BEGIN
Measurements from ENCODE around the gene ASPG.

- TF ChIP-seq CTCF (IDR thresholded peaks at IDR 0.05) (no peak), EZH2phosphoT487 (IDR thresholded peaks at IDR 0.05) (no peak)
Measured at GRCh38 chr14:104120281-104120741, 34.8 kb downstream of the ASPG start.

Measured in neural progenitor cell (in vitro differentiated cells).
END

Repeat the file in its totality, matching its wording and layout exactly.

Measurements from ENCODE around the gene ASPG.

- TF ChIP-seq CTCF (IDR thresholded peaks at IDR 0.05) (no peak), EZH2phosphoT487 (IDR thresholded peaks at IDR 0.05) (no peak)
Measured at GRCh38 chr14:104120281-104120741, 34.8 kb downstream of the ASPG start.

Measured in neural progenitor cell (in vitro differentiated cells).